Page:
Soft skills, often considered a component of emotional intelligence (EI), encompass many critical interpersonal skills and the ability to identify and respond to your emotions and those of others when interacting with clients or team members.

Laura Wilcox, director of Management Programs at the Harvard Extension School, believes “Emotional intelligence is no soft skill. We should see hard and soft skills as working in concert with one another,” she says. “Emotional intelligence bolsters the hard skills, helping us think more creatively about how best to leverage our technical chops.”

Writer, psychologist and renowned author, Daniel Goleman has been touting the merits of EI for over 20 years. Data reinforces the value of soft skills he espouses in his extensive research in books like Emotional Intelligence: Why It Can Matter More Than IQ; Working with Emotional Intelligence; andin his Business Voice interview. His data indicate that IQ and technical skills alone do not help people advance at work; in fact, EI accounts for 90% of those successes. Research conducted in over 200 worldwide companies determined that EI was two-to-four times more important than technical skills, depending on the position, in determining top performers. And finally, in a survey of over 500 C-Suite leaders, EI was selected as a better gauge of success, experience, IQ, or technical skills. Goleman says in the Business Voice interview, that EI skills can, be “learned abilities” but it is not easy. Cultivating EI involves the hard work of undoing old “over-rehearsed” habits and building new ones

Developing Hard and Soft Skills

Often times we have skills, both hard and soft, of which we are unaware or have not considered as skills at all, says Julia Martins in the article from “The difference between hard skills and soft skills: Examples from 14 Asana team members.” These skills, important to building a successful career and colleague network, can be attributes you have learned along your career journey and automatically implement without thinking about it. Showing up on time for work and meetings and staying late until a task is completed represent a strong work ethic, but you might see it as “just doing what needs to be done.” This is a soft skill learned over time and, when combined with hard skills, makes you a powerful and effective team member. Never be shy about listing these talents- perseverance, dedication- on your resume; others do and so should you. Let your client or prospective employer know what value you bring to the table.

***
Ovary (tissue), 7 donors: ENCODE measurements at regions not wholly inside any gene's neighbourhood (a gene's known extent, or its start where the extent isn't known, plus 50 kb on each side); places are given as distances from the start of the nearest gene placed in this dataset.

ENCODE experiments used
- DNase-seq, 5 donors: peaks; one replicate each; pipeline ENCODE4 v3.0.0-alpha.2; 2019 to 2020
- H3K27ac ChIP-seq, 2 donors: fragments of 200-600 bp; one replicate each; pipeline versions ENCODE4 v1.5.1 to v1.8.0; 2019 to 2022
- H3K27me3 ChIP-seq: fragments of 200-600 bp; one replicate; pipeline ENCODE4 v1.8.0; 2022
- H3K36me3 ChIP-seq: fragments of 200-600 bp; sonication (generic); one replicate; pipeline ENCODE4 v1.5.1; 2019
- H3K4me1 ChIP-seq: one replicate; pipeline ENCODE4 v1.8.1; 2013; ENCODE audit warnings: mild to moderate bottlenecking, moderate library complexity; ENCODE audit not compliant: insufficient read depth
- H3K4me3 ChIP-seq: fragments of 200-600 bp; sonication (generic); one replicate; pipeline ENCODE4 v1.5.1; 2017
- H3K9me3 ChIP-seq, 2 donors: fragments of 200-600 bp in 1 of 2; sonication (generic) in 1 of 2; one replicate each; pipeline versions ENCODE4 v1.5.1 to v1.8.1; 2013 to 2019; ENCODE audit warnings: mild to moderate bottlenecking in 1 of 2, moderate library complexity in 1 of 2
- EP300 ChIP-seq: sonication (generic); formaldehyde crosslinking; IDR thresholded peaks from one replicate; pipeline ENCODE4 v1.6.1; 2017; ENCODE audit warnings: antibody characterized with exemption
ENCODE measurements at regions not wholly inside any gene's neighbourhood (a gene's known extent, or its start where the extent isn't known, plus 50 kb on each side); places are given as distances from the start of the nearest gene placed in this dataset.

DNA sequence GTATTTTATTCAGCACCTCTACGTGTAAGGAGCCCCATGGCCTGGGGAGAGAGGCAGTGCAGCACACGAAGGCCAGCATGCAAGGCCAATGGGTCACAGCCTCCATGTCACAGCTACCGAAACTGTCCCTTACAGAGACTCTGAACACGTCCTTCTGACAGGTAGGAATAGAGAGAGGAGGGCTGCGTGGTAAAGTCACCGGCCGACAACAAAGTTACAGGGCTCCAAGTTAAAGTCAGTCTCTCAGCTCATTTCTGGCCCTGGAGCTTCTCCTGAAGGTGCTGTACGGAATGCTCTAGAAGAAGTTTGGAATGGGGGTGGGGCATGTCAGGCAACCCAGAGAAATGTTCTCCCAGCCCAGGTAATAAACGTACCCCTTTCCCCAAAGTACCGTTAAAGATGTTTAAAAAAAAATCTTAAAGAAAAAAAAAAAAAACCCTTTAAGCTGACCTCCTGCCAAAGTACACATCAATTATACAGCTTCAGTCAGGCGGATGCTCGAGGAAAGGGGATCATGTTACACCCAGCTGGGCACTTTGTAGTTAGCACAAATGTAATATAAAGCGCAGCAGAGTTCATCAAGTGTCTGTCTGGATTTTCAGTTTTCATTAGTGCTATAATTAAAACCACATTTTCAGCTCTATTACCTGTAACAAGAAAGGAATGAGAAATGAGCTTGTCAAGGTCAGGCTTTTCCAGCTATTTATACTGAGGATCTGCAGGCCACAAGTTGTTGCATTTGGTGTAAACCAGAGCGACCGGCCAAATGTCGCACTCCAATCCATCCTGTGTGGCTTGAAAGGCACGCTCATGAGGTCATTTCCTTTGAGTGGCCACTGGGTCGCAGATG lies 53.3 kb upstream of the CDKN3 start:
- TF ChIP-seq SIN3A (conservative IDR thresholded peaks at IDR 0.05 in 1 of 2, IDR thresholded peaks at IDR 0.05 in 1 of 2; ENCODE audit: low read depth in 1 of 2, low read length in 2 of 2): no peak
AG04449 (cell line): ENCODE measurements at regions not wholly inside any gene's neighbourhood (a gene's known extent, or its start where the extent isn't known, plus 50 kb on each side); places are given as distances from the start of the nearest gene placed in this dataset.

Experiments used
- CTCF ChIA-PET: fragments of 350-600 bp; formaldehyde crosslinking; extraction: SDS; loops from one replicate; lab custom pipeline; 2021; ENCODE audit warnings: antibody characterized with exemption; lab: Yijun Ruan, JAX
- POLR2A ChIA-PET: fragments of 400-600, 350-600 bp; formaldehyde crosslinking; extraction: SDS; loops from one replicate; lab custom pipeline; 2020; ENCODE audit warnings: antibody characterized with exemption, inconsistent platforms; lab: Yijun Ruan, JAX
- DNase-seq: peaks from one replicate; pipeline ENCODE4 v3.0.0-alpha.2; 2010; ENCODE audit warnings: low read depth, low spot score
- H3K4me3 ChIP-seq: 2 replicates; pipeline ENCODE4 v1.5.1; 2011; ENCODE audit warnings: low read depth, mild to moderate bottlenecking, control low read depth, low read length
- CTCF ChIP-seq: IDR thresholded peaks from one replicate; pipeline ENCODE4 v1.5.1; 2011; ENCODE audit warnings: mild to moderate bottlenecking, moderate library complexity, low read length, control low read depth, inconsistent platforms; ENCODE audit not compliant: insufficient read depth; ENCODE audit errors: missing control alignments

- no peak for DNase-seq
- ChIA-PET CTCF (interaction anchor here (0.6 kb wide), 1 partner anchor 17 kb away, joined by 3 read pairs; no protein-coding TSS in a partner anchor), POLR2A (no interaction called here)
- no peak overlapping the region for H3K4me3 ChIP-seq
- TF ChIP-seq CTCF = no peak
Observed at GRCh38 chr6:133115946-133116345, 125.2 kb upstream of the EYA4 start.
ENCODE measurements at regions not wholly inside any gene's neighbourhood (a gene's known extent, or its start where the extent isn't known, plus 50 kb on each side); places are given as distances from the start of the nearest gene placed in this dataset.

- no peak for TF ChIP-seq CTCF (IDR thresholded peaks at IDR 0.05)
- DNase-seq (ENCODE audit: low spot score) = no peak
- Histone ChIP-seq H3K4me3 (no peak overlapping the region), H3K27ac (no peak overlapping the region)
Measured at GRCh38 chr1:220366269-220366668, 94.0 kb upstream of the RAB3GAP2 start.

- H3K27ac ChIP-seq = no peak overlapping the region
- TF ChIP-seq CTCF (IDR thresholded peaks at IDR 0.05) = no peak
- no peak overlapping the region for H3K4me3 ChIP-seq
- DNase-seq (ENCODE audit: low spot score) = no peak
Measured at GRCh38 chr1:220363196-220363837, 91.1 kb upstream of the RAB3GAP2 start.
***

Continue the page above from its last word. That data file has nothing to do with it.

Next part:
The website valamis.com defines hard skills as “the requirements necessary to properly perform a job; when you offer employees hard skills training, you are providing them with the tools necessary to learn and strengthen specific capabilities needed to carry out job functions.” As previously stated, individuals develop hard skills through education and on-the-job practice, while soft skills, cultivated through various, life-long professional and personal experiences help us to cope and react to challenging situations in a level-headed, reasonable way. For example, an IT specialist can learn a new program by taking a course or being certified in that product; however, it is the ability to convey those learnings to non-IT team members who may become frustrated or confused that will affect the organization most. To learn effective communication skills, that specialist may do a team building exercise in or outside of the office or join a sporting team where communication and working together leads to success. Companies like BizLibrary offer soft skills trainings because they believe that “Soft skills in the workplace are the competencies that allow your employees to interact effectively and productively with others, no matter the role or the setting.”

Other soft skill trainings are available at LinkedIn and Coursera and are self-paced and offer a range of topics and skills to explore.

Measuring Hard and Soft Skills